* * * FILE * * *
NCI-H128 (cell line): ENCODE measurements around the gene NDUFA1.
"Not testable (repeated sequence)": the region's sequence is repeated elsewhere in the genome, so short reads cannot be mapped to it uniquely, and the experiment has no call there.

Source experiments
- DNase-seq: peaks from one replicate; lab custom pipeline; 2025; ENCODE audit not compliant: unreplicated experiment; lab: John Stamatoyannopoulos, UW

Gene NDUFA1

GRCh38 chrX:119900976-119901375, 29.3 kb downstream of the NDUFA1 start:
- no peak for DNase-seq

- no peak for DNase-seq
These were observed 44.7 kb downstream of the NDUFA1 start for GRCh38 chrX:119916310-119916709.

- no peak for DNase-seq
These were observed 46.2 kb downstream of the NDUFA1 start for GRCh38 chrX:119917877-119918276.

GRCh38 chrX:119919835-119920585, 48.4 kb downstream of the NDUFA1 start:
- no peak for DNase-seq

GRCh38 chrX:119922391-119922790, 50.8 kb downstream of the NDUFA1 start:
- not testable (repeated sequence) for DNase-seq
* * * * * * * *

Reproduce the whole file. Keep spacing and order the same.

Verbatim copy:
NCI-H128 (cell line): ENCODE measurements around the gene NDUFA1.
"Not testable (repeated sequence)": the region's sequence is repeated elsewhere in the genome, so short reads cannot be mapped to it uniquely, and the experiment has no call there.

Source experiments
- DNase-seq: peaks from one replicate; lab custom pipeline; 2025; ENCODE audit not compliant: unreplicated experiment; lab: John Stamatoyannopoulos, UW

Gene NDUFA1

GRCh38 chrX:119900976-119901375, 29.3 kb downstream of the NDUFA1 start:
- no peak for DNase-seq

- no peak for DNase-seq
These were observed 44.7 kb downstream of the NDUFA1 start for GRCh38 chrX:119916310-119916709.

- no peak for DNase-seq
These were observed 46.2 kb downstream of the NDUFA1 start for GRCh38 chrX:119917877-119918276.

GRCh38 chrX:119919835-119920585, 48.4 kb downstream of the NDUFA1 start:
- no peak for DNase-seq

GRCh38 chrX:119922391-119922790, 50.8 kb downstream of the NDUFA1 start:
- not testable (repeated sequence) for DNase-seq